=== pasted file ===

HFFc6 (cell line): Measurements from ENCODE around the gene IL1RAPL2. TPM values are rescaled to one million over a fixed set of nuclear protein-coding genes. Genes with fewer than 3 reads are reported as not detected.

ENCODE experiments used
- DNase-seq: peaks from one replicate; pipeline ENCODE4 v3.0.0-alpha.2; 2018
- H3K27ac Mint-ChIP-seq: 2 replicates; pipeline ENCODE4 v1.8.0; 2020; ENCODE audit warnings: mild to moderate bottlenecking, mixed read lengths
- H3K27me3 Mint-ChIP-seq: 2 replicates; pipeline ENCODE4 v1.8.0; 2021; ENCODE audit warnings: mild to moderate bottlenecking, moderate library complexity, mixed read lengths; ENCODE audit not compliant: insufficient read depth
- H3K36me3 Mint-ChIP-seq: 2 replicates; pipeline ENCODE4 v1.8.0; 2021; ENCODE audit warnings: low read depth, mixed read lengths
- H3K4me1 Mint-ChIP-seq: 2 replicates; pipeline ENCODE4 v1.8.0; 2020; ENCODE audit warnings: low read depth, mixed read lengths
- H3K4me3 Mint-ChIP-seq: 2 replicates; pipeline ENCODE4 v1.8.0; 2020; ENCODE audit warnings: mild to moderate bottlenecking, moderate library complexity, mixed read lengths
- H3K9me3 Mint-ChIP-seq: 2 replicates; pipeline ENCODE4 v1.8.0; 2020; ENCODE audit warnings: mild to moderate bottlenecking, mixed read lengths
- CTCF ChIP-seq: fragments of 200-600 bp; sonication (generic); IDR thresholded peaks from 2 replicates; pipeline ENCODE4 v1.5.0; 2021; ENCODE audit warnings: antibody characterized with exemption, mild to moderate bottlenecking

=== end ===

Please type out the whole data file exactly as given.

HFFc6 (cell line): Measurements from ENCODE around the gene IL1RAPL2. TPM values are rescaled to one million over a fixed set of nuclear protein-coding genes. Genes with fewer than 3 reads are reported as not detected.

ENCODE experiments used
- DNase-seq: peaks from one replicate; pipeline ENCODE4 v3.0.0-alpha.2; 2018
- H3K27ac Mint-ChIP-seq: 2 replicates; pipeline ENCODE4 v1.8.0; 2020; ENCODE audit warnings: mild to moderate bottlenecking, mixed read lengths
- H3K27me3 Mint-ChIP-seq: 2 replicates; pipeline ENCODE4 v1.8.0; 2021; ENCODE audit warnings: mild to moderate bottlenecking, moderate library complexity, mixed read lengths; ENCODE audit not compliant: insufficient read depth
- H3K36me3 Mint-ChIP-seq: 2 replicates; pipeline ENCODE4 v1.8.0; 2021; ENCODE audit warnings: low read depth, mixed read lengths
- H3K4me1 Mint-ChIP-seq: 2 replicates; pipeline ENCODE4 v1.8.0; 2020; ENCODE audit warnings: low read depth, mixed read lengths
- H3K4me3 Mint-ChIP-seq: 2 replicates; pipeline ENCODE4 v1.8.0; 2020; ENCODE audit warnings: mild to moderate bottlenecking, moderate library complexity, mixed read lengths
- H3K9me3 Mint-ChIP-seq: 2 replicates; pipeline ENCODE4 v1.8.0; 2020; ENCODE audit warnings: mild to moderate bottlenecking, mixed read lengths
- CTCF ChIP-seq: fragments of 200-600 bp; sonication (generic); IDR thresholded peaks from 2 replicates; pipeline ENCODE4 v1.5.0; 2021; ENCODE audit warnings: antibody characterized with exemption, mild to moderate bottlenecking